International Society for Traumatic Stress Studies

Best Practices

 

ISTSS has created a Best Practice Parameters for trauma professionals as teachers, clinicians and scholars. The objective is to stimulate discussion and exchange of information within the traumatic stress community.

ISTSS is dedicated to the discovery and dissemination of knowledge about traumatic stressors and their immediate and long-term consequences. While research is vital for the advancement of the field, the welfare of research participants must take priority over any other considerations

Trauma researchers:

  • Seek supervision and consultation when their research involves areas or methodologies that exceed their expertise.
 
  • Submit their investigatory proposals for review and approval by available institutional ethical review boards. If an institutional review board is not available, researchers seek consultation from an independently constituted human subjects protection board or independent knowledgeable researchers who have no real or apparent conflict of interest with the primary investigator and research proposal and who can participate in an independent examination of the proposed study to determine whether its risks outweigh its benefit and to determine the soundness of its methodology.
 
  • Apply research standards in all research projects to ensure that participants are treated humanely and with respect. These standards include striving to:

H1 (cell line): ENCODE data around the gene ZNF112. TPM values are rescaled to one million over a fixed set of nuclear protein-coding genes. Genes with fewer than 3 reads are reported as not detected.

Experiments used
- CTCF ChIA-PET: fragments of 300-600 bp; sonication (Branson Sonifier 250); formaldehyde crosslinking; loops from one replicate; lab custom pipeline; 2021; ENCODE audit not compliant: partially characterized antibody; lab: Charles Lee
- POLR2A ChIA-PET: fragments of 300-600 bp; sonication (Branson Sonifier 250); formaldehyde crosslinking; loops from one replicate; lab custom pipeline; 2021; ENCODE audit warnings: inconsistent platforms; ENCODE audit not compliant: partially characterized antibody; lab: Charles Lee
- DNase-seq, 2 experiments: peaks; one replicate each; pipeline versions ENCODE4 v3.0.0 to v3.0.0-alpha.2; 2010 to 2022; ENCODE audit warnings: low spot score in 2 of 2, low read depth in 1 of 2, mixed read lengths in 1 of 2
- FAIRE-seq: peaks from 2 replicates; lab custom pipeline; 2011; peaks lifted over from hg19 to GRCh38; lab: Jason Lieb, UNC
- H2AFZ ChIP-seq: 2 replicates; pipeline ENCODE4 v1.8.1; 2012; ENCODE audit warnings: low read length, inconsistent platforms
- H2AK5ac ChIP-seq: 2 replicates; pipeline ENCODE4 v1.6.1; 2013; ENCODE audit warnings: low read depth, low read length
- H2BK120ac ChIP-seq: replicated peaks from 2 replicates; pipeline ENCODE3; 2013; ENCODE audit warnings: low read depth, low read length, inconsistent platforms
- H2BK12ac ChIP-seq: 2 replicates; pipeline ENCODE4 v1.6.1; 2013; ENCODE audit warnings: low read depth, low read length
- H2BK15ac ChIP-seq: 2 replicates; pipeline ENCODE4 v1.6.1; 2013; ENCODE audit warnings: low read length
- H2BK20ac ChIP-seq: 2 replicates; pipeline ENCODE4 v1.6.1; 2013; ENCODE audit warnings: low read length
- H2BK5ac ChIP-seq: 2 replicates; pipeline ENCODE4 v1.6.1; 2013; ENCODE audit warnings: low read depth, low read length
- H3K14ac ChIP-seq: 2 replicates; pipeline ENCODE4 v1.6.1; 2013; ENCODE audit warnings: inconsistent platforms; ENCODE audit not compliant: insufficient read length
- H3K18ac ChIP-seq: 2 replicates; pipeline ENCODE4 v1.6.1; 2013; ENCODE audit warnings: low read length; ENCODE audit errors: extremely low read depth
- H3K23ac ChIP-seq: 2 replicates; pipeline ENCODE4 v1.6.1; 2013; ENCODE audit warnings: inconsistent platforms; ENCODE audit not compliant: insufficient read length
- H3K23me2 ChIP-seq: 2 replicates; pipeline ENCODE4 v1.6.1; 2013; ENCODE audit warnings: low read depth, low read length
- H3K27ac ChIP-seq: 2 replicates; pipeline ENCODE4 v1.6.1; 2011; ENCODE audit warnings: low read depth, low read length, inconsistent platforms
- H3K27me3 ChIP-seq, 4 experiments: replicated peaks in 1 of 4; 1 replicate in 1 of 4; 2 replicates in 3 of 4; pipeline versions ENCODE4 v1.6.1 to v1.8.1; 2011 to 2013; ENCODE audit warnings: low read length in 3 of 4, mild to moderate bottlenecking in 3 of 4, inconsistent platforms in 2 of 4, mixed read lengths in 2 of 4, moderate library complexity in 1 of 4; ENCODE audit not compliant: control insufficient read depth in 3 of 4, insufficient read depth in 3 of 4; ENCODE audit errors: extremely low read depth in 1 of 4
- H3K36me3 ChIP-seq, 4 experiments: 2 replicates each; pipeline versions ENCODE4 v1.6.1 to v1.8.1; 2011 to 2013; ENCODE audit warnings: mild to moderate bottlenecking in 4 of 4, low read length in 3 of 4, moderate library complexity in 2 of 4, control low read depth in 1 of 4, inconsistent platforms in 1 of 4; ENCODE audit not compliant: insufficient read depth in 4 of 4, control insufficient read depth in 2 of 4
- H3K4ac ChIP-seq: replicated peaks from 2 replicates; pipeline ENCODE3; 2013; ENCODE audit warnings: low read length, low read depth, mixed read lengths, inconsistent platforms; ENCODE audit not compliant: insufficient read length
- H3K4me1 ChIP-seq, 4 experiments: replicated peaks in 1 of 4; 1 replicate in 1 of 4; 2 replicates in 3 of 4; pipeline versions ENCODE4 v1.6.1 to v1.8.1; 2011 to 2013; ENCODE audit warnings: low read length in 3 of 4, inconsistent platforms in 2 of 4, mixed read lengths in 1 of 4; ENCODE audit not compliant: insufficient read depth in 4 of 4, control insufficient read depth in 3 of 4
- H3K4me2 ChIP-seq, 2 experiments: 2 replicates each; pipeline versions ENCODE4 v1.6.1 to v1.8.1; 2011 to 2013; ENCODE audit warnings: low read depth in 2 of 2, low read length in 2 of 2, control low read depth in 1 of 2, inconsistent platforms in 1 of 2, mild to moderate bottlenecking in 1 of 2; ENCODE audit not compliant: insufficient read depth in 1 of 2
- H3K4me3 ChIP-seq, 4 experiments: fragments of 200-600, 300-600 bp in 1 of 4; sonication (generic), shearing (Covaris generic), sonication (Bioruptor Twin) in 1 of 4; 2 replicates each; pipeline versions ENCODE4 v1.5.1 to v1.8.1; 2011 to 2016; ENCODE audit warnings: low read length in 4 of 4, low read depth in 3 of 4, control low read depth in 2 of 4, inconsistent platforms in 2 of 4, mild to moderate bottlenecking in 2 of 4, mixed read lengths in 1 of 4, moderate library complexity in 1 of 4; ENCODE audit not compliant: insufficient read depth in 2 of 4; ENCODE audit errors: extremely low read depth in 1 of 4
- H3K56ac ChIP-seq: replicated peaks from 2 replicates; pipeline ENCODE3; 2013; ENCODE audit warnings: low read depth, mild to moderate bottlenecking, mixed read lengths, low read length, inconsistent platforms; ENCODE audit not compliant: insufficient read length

1. Minimize risk while maximizing benefit to either the participant and/or the field of traumatic stress. To minimize risks to participants, researchers carefully screen participants and have clear rules for stopping the study or for terminating participation in response to study-related adverse events. When necessary, researchers have procedures for reversing any adverse effects and procedures for conducting follow-up assessments or interventions. These procedures are especially needed in symptom provocation or challenge studies.
  2. Involve consumers (e.g., trauma survivors, survivor advocates) to review research design and consent procedures whenever possible.
  3. Ensure that participants clearly understand the study’s purpose and procedures and that they have the option to refuse or discontinue research participation at any point. [Note: In most research that is observational or conducted as part of standard operating procedures of an organization (i.e., quality assurance), such consent is typically not required]. Researchers take particular care in recruitment of potential participants who have limited decision-making capacity or require special protection.
  4. Are sensitive to cultural, ethnic, and political issues in the development, conduct, and presentation of research. o Devise mechanisms for protecting the confidentiality of information provided by research participants. o Avoid use of procedures that involve risk of harm unless anticipated benefits clearly outweigh the risks. o Do not coerce research participation. o Cease a study when numerous study-related adverse events are identified.
 
  • Fully and accurately report original research findings and methodology. Acknowledge due credit and offer authorship based on real and proportional contributions.
 
  • Provide specialized training as needed and responsible supervision to all staff engaged in the conduct of the research.
 
  • Adequately disguise descriptions of individuals or case presentations unless information is in the public domain. Researchers obtain explicit permission from an individual participant to present case details that could identify the participant.
 
  • Do not present forensic or clinical work as research unless informed consent was obtained allowing them to do so or the work is based on information in the public domain.


Learn more about the Best Practice Parameters